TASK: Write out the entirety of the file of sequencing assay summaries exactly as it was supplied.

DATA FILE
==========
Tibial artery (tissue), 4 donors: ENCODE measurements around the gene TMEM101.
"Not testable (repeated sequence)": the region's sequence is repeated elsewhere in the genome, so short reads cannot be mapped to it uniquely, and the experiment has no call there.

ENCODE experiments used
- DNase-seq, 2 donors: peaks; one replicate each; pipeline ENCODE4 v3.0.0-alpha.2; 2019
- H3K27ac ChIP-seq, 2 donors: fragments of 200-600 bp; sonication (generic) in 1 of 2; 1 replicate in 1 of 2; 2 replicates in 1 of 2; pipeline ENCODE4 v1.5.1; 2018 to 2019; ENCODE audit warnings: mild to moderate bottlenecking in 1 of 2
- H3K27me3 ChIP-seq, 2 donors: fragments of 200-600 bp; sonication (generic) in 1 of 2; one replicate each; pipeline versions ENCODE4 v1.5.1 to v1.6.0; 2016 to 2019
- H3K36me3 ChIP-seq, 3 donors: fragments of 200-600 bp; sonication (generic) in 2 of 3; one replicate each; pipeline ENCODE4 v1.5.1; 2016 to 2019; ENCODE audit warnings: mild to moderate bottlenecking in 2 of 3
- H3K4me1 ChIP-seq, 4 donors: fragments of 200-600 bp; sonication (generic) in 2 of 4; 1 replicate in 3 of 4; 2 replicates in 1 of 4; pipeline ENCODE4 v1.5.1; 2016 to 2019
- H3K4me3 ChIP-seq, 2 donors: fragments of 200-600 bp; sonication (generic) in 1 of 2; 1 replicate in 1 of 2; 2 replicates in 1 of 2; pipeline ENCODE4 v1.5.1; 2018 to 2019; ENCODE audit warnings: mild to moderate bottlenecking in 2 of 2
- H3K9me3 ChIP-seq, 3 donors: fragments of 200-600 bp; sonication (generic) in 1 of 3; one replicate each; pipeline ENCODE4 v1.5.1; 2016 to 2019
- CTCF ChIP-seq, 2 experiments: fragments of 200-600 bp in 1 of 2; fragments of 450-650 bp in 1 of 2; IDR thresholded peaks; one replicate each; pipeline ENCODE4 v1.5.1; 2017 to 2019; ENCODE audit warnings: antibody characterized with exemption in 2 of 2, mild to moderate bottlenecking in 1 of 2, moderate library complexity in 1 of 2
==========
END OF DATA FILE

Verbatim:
Tibial artery (tissue), 4 donors: ENCODE measurements around the gene TMEM101.
"Not testable (repeated sequence)": the region's sequence is repeated elsewhere in the genome, so short reads cannot be mapped to it uniquely, and the experiment has no call there.

ENCODE experiments used
- DNase-seq, 2 donors: peaks; one replicate each; pipeline ENCODE4 v3.0.0-alpha.2; 2019
- H3K27ac ChIP-seq, 2 donors: fragments of 200-600 bp; sonication (generic) in 1 of 2; 1 replicate in 1 of 2; 2 replicates in 1 of 2; pipeline ENCODE4 v1.5.1; 2018 to 2019; ENCODE audit warnings: mild to moderate bottlenecking in 1 of 2
- H3K27me3 ChIP-seq, 2 donors: fragments of 200-600 bp; sonication (generic) in 1 of 2; one replicate each; pipeline versions ENCODE4 v1.5.1 to v1.6.0; 2016 to 2019
- H3K36me3 ChIP-seq, 3 donors: fragments of 200-600 bp; sonication (generic) in 2 of 3; one replicate each; pipeline ENCODE4 v1.5.1; 2016 to 2019; ENCODE audit warnings: mild to moderate bottlenecking in 2 of 3
- H3K4me1 ChIP-seq, 4 donors: fragments of 200-600 bp; sonication (generic) in 2 of 4; 1 replicate in 3 of 4; 2 replicates in 1 of 4; pipeline ENCODE4 v1.5.1; 2016 to 2019
- H3K4me3 ChIP-seq, 2 donors: fragments of 200-600 bp; sonication (generic) in 1 of 2; 1 replicate in 1 of 2; 2 replicates in 1 of 2; pipeline ENCODE4 v1.5.1; 2018 to 2019; ENCODE audit warnings: mild to moderate bottlenecking in 2 of 2
- H3K9me3 ChIP-seq, 3 donors: fragments of 200-600 bp; sonication (generic) in 1 of 3; one replicate each; pipeline ENCODE4 v1.5.1; 2016 to 2019
- CTCF ChIP-seq, 2 experiments: fragments of 200-600 bp in 1 of 2; fragments of 450-650 bp in 1 of 2; IDR thresholded peaks; one replicate each; pipeline ENCODE4 v1.5.1; 2017 to 2019; ENCODE audit warnings: antibody characterized with exemption in 2 of 2, mild to moderate bottlenecking in 1 of 2, moderate library complexity in 1 of 2